The USMCA extends the terms of copyright to 70 years beyond the life of the author, up from 50 under NAFTA, and contains more stringent protections for patents and trademarks, including those for biotechnology, and financial services. It also includes new provisions to deal with the digital economy, and has protections for internet companies and for internet domain names.

Industries that will be most impacted

Only a small number of industries are expected to be significantly affected, as most of what is new in the USMCA consists of updates to existing NAFTA policies.

Some economists argue that the major overall effect of the USMCA may be the imposition of more regulatory demands that end up hurting rather than helping North America’s global competitiveness. Others say that it will provide much-needed supply chain stability, primarily through the removal of the use of tariffs as a tool for handling trade disputes.

The following sectors may experience changes once USMCA actually gets signed and goes into effect.

Auto and auto parts manufacturing

The auto-related provisions of the USMCA are expected to raise production costs for North American automakers, as well as the price consumers pay for cars. The cost of manufacturing autos and auto parts in Mexico will rise as worker wages and unionization increase to remain in compliance with the agreement. Also, the agreement incentivizes automakers to manufacture more car parts in North America. Reliance on inexpensive imported parts will decrease, which will drive up production costs.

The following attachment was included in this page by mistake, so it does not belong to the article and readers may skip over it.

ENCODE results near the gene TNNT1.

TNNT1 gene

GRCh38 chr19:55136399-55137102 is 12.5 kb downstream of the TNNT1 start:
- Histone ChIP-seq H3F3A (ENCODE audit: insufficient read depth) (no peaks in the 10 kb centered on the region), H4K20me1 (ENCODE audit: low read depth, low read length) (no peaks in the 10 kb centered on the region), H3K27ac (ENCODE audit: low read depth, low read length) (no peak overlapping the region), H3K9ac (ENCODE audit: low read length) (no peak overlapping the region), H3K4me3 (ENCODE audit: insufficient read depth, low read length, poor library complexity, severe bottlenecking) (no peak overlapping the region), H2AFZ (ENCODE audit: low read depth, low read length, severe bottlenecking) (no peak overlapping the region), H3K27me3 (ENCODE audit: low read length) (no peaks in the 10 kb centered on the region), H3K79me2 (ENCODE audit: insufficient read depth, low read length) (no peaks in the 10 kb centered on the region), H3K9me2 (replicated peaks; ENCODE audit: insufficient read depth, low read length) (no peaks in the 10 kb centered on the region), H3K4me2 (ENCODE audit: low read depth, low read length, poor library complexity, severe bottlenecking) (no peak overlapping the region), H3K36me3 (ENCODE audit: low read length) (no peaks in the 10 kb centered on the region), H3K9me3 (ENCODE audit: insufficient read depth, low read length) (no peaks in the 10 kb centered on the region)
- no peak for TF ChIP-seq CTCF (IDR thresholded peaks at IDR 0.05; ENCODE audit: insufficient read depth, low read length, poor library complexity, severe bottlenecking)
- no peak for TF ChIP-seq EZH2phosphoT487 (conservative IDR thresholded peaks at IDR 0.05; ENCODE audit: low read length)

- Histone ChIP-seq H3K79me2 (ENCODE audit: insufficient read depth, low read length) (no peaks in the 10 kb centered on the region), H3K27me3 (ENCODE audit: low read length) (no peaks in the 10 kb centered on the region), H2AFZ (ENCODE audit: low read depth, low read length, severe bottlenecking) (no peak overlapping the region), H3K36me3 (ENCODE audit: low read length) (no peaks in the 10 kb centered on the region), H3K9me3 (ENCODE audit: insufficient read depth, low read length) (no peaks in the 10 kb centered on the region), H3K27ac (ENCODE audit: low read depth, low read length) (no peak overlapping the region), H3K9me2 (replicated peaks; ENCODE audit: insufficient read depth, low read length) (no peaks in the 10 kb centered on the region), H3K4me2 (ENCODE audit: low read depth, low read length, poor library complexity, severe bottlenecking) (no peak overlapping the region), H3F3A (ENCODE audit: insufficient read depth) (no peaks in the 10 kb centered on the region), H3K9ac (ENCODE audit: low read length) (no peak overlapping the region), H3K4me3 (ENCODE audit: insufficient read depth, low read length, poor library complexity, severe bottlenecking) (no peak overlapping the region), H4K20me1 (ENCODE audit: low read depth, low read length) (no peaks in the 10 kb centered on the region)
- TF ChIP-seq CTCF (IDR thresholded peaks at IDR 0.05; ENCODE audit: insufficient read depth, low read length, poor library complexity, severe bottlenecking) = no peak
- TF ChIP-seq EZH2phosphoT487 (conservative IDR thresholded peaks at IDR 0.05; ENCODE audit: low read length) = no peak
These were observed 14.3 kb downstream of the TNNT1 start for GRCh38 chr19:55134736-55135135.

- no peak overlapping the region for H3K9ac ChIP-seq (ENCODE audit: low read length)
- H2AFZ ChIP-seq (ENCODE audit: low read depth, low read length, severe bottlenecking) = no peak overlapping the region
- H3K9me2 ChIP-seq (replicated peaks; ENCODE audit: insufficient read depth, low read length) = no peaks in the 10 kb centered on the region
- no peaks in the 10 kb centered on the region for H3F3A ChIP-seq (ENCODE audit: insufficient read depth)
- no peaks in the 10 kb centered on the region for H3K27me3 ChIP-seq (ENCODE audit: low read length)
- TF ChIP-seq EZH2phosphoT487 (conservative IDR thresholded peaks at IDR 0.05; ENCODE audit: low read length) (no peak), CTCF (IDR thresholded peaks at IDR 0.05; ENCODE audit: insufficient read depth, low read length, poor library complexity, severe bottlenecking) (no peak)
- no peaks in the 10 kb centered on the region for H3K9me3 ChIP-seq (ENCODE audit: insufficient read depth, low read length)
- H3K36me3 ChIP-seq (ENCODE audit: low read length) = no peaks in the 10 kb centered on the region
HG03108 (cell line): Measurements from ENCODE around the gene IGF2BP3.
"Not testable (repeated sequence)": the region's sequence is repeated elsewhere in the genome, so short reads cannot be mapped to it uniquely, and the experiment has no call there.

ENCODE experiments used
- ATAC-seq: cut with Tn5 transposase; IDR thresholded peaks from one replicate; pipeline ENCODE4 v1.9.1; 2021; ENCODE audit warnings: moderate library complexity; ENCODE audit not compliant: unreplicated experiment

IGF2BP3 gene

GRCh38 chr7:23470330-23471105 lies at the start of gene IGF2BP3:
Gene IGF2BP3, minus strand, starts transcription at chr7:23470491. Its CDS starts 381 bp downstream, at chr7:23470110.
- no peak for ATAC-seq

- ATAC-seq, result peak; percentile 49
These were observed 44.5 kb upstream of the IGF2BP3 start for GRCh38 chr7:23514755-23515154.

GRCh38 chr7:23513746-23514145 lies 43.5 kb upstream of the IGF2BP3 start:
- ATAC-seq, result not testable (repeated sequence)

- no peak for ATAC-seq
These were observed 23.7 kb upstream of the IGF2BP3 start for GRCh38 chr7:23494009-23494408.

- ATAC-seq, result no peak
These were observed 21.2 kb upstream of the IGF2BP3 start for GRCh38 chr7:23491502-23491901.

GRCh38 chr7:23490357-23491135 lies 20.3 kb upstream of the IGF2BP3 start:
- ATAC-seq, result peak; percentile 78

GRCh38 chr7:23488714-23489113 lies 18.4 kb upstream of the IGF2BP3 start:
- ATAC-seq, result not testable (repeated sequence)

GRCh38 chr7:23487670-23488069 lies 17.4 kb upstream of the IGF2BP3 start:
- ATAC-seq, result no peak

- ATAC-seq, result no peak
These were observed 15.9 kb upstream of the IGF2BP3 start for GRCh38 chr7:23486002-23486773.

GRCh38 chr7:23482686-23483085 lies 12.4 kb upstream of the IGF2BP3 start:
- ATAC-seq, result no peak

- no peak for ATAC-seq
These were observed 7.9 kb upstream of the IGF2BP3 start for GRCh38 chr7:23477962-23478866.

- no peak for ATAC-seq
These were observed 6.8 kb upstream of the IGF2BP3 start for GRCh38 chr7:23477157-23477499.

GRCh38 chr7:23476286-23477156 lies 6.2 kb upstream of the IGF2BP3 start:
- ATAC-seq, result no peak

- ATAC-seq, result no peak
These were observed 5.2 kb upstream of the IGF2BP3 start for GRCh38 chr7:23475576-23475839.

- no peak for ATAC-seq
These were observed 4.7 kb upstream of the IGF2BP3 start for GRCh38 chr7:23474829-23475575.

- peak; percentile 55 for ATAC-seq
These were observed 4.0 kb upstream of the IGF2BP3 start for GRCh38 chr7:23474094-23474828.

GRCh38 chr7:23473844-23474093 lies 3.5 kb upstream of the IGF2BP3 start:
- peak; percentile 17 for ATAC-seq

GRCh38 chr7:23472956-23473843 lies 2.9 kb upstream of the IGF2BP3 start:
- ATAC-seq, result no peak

The USMCA also may encourage a shift in auto-part production to the U.S. from Mexico and Canada. While parts production is often cheaper outside the U.S., most auto manufacturing plants are located in the U.S., and auto parts makers may find it advantageous to locate facilities near auto assembly plants to minimize supply chain delays.

Iron and steel manufacturing

Iron and steel producers are likely to benefit from the requirement that 70% of a vehicle’s steel and aluminum must be purchased from North American producers for those vehicles to qualify for zero tariffs, but the full benefit of the requirement will not be immediately available. This is because a provision that steel must be “melted and poured” within the USMCA countries to qualify for the tariff exemption will be phased in over time.

Dairy farming and milk production

While agricultural agreements are among the major changes brought by the USMCA, they are not expected to have a major impact on any of the participating countries. Exports to the U.S. from Mexico and Canada are not expected to change, and the Canadian market is not large enough for the increased access won by U.S. negotiators to generate significant new demand.